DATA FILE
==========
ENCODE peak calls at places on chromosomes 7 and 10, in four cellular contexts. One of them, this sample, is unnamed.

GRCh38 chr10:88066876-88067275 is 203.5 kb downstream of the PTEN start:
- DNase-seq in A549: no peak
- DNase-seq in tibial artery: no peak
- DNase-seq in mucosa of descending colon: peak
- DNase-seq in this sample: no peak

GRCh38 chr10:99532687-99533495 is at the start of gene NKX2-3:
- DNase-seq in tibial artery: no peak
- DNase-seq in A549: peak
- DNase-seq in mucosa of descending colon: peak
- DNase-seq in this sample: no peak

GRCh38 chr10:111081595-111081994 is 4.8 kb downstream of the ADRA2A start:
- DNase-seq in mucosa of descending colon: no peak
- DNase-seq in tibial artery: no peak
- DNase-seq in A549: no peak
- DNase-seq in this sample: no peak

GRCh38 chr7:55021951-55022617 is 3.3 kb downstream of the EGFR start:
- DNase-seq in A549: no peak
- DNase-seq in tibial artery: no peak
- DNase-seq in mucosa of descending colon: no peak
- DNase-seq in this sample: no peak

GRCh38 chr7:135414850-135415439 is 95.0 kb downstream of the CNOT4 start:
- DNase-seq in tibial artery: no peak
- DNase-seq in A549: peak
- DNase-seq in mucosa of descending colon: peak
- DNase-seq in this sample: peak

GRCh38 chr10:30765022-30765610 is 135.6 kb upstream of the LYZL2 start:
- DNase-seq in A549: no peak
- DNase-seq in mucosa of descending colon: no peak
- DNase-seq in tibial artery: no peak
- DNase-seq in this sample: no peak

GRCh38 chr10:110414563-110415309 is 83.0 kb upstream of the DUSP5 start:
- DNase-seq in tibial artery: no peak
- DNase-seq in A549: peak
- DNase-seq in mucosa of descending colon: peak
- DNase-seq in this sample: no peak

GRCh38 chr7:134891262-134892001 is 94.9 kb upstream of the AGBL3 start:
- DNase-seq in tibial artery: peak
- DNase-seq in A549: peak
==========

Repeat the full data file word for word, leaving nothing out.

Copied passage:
ENCODE peak calls at places on chromosomes 7 and 10, in four cellular contexts. One of them, this sample, is unnamed.

GRCh38 chr10:88066876-88067275 is 203.5 kb downstream of the PTEN start:
- DNase-seq in A549: no peak
- DNase-seq in tibial artery: no peak
- DNase-seq in mucosa of descending colon: peak
- DNase-seq in this sample: no peak

GRCh38 chr10:99532687-99533495 is at the start of gene NKX2-3:
- DNase-seq in tibial artery: no peak
- DNase-seq in A549: peak
- DNase-seq in mucosa of descending colon: peak
- DNase-seq in this sample: no peak

GRCh38 chr10:111081595-111081994 is 4.8 kb downstream of the ADRA2A start:
- DNase-seq in mucosa of descending colon: no peak
- DNase-seq in tibial artery: no peak
- DNase-seq in A549: no peak
- DNase-seq in this sample: no peak

GRCh38 chr7:55021951-55022617 is 3.3 kb downstream of the EGFR start:
- DNase-seq in A549: no peak
- DNase-seq in tibial artery: no peak
- DNase-seq in mucosa of descending colon: no peak
- DNase-seq in this sample: no peak

GRCh38 chr7:135414850-135415439 is 95.0 kb downstream of the CNOT4 start:
- DNase-seq in tibial artery: no peak
- DNase-seq in A549: peak
- DNase-seq in mucosa of descending colon: peak
- DNase-seq in this sample: peak

GRCh38 chr10:30765022-30765610 is 135.6 kb upstream of the LYZL2 start:
- DNase-seq in A549: no peak
- DNase-seq in mucosa of descending colon: no peak
- DNase-seq in tibial artery: no peak
- DNase-seq in this sample: no peak

GRCh38 chr10:110414563-110415309 is 83.0 kb upstream of the DUSP5 start:
- DNase-seq in tibial artery: no peak
- DNase-seq in A549: peak
- DNase-seq in mucosa of descending colon: peak
- DNase-seq in this sample: no peak

GRCh38 chr7:134891262-134892001 is 94.9 kb upstream of the AGBL3 start:
- DNase-seq in tibial artery: peak
- DNase-seq in A549: peak